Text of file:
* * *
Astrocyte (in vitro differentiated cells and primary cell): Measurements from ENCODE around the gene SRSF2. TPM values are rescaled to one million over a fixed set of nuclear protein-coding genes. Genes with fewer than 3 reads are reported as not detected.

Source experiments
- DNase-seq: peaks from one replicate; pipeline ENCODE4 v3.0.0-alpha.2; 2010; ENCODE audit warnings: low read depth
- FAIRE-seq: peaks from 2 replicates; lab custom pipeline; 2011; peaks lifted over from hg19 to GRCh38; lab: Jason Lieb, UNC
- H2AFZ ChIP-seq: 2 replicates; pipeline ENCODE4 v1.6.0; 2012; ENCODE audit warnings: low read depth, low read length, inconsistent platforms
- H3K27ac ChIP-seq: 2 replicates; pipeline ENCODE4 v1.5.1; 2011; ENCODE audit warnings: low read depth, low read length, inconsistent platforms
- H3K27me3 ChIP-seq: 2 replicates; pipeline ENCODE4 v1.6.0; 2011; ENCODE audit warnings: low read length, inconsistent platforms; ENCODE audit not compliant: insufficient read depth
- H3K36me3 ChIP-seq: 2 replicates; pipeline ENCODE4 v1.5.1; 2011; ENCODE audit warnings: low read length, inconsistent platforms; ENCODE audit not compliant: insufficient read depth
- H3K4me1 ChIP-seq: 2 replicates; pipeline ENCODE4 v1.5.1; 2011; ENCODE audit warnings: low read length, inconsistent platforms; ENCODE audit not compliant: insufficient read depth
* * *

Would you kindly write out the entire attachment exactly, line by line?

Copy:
Astrocyte (in vitro differentiated cells and primary cell): Measurements from ENCODE around the gene SRSF2. TPM values are rescaled to one million over a fixed set of nuclear protein-coding genes. Genes with fewer than 3 reads are reported as not detected.

Source experiments
- DNase-seq: peaks from one replicate; pipeline ENCODE4 v3.0.0-alpha.2; 2010; ENCODE audit warnings: low read depth
- FAIRE-seq: peaks from 2 replicates; lab custom pipeline; 2011; peaks lifted over from hg19 to GRCh38; lab: Jason Lieb, UNC
- H2AFZ ChIP-seq: 2 replicates; pipeline ENCODE4 v1.6.0; 2012; ENCODE audit warnings: low read depth, low read length, inconsistent platforms
- H3K27ac ChIP-seq: 2 replicates; pipeline ENCODE4 v1.5.1; 2011; ENCODE audit warnings: low read depth, low read length, inconsistent platforms
- H3K27me3 ChIP-seq: 2 replicates; pipeline ENCODE4 v1.6.0; 2011; ENCODE audit warnings: low read length, inconsistent platforms; ENCODE audit not compliant: insufficient read depth
- H3K36me3 ChIP-seq: 2 replicates; pipeline ENCODE4 v1.5.1; 2011; ENCODE audit warnings: low read length, inconsistent platforms; ENCODE audit not compliant: insufficient read depth
- H3K4me1 ChIP-seq: 2 replicates; pipeline ENCODE4 v1.5.1; 2011; ENCODE audit warnings: low read length, inconsistent platforms; ENCODE audit not compliant: insufficient read depth